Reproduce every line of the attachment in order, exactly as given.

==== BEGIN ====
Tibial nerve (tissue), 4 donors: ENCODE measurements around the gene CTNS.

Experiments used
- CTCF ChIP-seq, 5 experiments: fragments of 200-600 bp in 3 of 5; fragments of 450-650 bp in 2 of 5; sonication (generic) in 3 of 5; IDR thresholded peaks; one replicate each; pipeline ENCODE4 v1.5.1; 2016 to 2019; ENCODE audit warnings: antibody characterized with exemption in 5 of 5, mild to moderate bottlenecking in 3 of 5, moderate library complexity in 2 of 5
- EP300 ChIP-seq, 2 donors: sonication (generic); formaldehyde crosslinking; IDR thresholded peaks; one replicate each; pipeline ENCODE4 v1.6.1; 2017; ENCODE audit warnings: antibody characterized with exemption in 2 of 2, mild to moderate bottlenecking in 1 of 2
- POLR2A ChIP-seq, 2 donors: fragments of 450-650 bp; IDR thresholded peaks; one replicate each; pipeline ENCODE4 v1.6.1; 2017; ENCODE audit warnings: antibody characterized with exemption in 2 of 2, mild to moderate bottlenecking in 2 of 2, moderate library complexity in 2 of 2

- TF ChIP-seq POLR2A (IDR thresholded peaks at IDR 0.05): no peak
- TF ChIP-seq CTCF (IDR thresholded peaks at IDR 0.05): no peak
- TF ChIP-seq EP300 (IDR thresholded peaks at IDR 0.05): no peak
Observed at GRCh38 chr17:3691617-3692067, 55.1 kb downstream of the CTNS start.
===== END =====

Tibial nerve (tissue), 4 donors: ENCODE measurements around the gene CTNS.

Experiments used
- CTCF ChIP-seq, 5 experiments: fragments of 200-600 bp in 3 of 5; fragments of 450-650 bp in 2 of 5; sonication (generic) in 3 of 5; IDR thresholded peaks; one replicate each; pipeline ENCODE4 v1.5.1; 2016 to 2019; ENCODE audit warnings: antibody characterized with exemption in 5 of 5, mild to moderate bottlenecking in 3 of 5, moderate library complexity in 2 of 5
- EP300 ChIP-seq, 2 donors: sonication (generic); formaldehyde crosslinking; IDR thresholded peaks; one replicate each; pipeline ENCODE4 v1.6.1; 2017; ENCODE audit warnings: antibody characterized with exemption in 2 of 2, mild to moderate bottlenecking in 1 of 2
- POLR2A ChIP-seq, 2 donors: fragments of 450-650 bp; IDR thresholded peaks; one replicate each; pipeline ENCODE4 v1.6.1; 2017; ENCODE audit warnings: antibody characterized with exemption in 2 of 2, mild to moderate bottlenecking in 2 of 2, moderate library complexity in 2 of 2

- TF ChIP-seq POLR2A (IDR thresholded peaks at IDR 0.05): no peak
- TF ChIP-seq CTCF (IDR thresholded peaks at IDR 0.05): no peak
- TF ChIP-seq EP300 (IDR thresholded peaks at IDR 0.05): no peak
Observed at GRCh38 chr17:3691617-3692067, 55.1 kb downstream of the CTNS start.